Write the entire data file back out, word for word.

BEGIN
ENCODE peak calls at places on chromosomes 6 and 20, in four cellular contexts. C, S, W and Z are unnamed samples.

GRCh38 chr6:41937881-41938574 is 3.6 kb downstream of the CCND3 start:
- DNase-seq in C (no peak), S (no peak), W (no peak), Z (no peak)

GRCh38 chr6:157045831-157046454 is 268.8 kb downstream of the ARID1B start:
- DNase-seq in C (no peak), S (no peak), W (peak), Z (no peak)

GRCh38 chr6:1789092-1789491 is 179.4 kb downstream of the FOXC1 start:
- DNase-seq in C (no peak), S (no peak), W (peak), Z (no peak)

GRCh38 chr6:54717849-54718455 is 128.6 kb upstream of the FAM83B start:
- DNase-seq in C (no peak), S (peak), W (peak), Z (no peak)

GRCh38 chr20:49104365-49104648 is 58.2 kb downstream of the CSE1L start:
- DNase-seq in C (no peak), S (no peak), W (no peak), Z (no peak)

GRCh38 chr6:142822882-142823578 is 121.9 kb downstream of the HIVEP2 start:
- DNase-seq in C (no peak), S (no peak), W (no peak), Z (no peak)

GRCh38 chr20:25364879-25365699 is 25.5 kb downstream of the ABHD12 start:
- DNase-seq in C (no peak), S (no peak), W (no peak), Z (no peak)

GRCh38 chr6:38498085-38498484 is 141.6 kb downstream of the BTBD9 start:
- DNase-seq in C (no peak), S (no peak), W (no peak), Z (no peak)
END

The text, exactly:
ENCODE peak calls at places on chromosomes 6 and 20, in four cellular contexts. C, S, W and Z are unnamed samples.

GRCh38 chr6:41937881-41938574 is 3.6 kb downstream of the CCND3 start:
- DNase-seq in C (no peak), S (no peak), W (no peak), Z (no peak)

GRCh38 chr6:157045831-157046454 is 268.8 kb downstream of the ARID1B start:
- DNase-seq in C (no peak), S (no peak), W (peak), Z (no peak)

GRCh38 chr6:1789092-1789491 is 179.4 kb downstream of the FOXC1 start:
- DNase-seq in C (no peak), S (no peak), W (peak), Z (no peak)

GRCh38 chr6:54717849-54718455 is 128.6 kb upstream of the FAM83B start:
- DNase-seq in C (no peak), S (peak), W (peak), Z (no peak)

GRCh38 chr20:49104365-49104648 is 58.2 kb downstream of the CSE1L start:
- DNase-seq in C (no peak), S (no peak), W (no peak), Z (no peak)

GRCh38 chr6:142822882-142823578 is 121.9 kb downstream of the HIVEP2 start:
- DNase-seq in C (no peak), S (no peak), W (no peak), Z (no peak)

GRCh38 chr20:25364879-25365699 is 25.5 kb downstream of the ABHD12 start:
- DNase-seq in C (no peak), S (no peak), W (no peak), Z (no peak)

GRCh38 chr6:38498085-38498484 is 141.6 kb downstream of the BTBD9 start:
- DNase-seq in C (no peak), S (no peak), W (no peak), Z (no peak)